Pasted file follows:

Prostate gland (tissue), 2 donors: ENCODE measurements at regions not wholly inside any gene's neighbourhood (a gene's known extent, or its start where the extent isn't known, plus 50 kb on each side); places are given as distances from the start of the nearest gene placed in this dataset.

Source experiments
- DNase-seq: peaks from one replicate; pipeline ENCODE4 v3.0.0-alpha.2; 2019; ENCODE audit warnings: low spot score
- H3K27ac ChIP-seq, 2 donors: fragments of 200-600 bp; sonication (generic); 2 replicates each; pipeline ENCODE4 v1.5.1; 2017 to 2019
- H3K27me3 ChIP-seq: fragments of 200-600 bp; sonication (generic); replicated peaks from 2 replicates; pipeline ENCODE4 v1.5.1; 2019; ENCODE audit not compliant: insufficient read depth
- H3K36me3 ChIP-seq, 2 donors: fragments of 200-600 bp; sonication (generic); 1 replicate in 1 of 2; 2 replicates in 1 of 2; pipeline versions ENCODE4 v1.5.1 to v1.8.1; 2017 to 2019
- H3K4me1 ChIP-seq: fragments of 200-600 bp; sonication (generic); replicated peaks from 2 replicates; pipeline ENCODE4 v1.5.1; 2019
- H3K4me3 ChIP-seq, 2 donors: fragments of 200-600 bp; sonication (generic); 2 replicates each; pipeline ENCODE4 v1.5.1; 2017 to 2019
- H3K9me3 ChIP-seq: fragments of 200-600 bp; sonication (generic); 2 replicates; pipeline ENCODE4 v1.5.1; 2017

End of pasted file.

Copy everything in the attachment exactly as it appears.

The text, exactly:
Prostate gland (tissue), 2 donors: ENCODE measurements at regions not wholly inside any gene's neighbourhood (a gene's known extent, or its start where the extent isn't known, plus 50 kb on each side); places are given as distances from the start of the nearest gene placed in this dataset.

Source experiments
- DNase-seq: peaks from one replicate; pipeline ENCODE4 v3.0.0-alpha.2; 2019; ENCODE audit warnings: low spot score
- H3K27ac ChIP-seq, 2 donors: fragments of 200-600 bp; sonication (generic); 2 replicates each; pipeline ENCODE4 v1.5.1; 2017 to 2019
- H3K27me3 ChIP-seq: fragments of 200-600 bp; sonication (generic); replicated peaks from 2 replicates; pipeline ENCODE4 v1.5.1; 2019; ENCODE audit not compliant: insufficient read depth
- H3K36me3 ChIP-seq, 2 donors: fragments of 200-600 bp; sonication (generic); 1 replicate in 1 of 2; 2 replicates in 1 of 2; pipeline versions ENCODE4 v1.5.1 to v1.8.1; 2017 to 2019
- H3K4me1 ChIP-seq: fragments of 200-600 bp; sonication (generic); replicated peaks from 2 replicates; pipeline ENCODE4 v1.5.1; 2019
- H3K4me3 ChIP-seq, 2 donors: fragments of 200-600 bp; sonication (generic); 2 replicates each; pipeline ENCODE4 v1.5.1; 2017 to 2019
- H3K9me3 ChIP-seq: fragments of 200-600 bp; sonication (generic); 2 replicates; pipeline ENCODE4 v1.5.1; 2017